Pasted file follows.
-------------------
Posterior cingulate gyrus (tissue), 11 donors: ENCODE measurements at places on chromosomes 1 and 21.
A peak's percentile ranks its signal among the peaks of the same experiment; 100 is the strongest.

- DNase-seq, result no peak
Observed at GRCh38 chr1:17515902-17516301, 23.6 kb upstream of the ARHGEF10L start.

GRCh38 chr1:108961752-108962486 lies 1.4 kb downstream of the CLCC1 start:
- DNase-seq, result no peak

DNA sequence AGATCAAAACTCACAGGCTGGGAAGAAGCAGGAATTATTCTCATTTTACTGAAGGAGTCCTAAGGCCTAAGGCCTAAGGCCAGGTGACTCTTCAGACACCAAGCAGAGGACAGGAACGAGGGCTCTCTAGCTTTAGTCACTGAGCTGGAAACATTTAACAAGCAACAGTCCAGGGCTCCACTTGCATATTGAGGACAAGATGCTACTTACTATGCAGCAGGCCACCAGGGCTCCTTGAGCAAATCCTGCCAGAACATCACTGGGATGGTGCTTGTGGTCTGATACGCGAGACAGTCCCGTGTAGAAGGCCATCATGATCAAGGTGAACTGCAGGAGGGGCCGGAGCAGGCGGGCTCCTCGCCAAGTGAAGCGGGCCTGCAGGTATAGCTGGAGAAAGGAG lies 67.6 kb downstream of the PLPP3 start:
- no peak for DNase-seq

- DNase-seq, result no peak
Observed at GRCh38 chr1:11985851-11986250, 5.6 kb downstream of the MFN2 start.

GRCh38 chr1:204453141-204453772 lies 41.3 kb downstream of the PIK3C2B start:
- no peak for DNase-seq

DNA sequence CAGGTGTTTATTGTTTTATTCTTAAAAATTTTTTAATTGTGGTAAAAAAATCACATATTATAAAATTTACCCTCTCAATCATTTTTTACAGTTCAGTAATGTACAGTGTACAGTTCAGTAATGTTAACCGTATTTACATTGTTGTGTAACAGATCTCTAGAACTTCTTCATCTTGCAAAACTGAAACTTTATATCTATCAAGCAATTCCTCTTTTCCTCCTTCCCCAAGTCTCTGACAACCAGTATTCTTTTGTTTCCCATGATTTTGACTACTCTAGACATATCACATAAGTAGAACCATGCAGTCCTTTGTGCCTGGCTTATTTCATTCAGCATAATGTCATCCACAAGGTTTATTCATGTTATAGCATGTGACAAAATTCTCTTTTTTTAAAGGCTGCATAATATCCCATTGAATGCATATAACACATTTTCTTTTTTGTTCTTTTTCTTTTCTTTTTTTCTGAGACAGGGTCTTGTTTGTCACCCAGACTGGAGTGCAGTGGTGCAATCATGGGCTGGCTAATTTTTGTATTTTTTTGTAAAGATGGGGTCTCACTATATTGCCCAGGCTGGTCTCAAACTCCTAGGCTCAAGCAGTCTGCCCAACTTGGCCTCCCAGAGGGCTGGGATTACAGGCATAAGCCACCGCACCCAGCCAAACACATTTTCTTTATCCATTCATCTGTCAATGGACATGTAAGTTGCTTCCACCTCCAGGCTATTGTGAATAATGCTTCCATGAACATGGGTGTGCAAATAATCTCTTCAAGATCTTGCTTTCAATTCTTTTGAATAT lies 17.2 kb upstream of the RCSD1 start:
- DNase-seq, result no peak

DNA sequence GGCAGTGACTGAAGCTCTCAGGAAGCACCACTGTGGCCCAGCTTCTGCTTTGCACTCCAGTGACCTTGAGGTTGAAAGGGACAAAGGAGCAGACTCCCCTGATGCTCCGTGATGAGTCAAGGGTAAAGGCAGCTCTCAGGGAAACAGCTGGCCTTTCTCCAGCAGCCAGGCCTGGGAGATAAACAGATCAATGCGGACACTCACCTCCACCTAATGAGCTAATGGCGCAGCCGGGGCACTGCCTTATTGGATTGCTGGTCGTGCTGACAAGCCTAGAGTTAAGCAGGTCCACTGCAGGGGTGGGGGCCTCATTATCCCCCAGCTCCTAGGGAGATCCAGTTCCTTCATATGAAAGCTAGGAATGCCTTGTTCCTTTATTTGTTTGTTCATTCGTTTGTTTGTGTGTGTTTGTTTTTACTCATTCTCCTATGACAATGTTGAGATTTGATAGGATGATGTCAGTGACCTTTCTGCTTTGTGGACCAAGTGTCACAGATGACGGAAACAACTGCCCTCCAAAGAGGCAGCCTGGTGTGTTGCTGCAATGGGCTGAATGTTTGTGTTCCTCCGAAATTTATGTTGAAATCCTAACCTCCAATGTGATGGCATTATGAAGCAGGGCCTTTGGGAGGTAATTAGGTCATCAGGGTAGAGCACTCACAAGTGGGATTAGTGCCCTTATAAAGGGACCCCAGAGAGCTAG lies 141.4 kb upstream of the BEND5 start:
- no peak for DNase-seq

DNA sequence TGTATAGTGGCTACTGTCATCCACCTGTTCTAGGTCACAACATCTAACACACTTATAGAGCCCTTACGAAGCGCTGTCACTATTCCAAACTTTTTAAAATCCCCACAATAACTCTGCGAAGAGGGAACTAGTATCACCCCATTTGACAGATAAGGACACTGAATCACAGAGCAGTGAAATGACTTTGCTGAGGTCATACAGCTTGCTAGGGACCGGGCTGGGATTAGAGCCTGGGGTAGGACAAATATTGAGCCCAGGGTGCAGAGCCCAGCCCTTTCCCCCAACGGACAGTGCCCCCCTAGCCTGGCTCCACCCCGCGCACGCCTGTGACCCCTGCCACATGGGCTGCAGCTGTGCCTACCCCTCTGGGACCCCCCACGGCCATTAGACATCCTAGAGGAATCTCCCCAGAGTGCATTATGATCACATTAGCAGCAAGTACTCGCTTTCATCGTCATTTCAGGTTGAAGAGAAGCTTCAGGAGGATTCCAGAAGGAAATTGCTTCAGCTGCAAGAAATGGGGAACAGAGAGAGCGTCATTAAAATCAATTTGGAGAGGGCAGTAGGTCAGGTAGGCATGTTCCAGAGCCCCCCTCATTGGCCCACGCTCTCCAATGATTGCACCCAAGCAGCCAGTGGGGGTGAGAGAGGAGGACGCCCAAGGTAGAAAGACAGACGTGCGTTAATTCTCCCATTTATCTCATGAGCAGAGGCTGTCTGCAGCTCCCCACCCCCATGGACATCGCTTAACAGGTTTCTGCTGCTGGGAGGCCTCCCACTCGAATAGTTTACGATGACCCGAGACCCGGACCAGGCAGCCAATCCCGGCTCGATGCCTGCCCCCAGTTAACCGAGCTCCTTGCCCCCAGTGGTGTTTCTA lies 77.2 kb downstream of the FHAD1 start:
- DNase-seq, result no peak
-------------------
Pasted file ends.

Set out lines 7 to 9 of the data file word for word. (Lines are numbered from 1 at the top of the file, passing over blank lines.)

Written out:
DNA sequence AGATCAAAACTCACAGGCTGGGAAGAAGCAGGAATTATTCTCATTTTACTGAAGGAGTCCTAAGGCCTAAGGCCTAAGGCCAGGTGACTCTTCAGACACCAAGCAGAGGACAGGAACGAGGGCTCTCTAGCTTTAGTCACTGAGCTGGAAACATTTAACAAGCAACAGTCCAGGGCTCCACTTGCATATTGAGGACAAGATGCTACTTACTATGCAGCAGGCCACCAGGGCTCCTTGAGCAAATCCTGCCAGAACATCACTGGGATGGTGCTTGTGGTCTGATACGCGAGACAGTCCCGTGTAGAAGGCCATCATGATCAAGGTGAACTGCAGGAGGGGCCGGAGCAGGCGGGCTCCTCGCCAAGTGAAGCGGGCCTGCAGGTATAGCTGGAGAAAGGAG lies 67.6 kb downstream of the PLPP3 start:
- no peak for DNase-seq

- DNase-seq, result no peak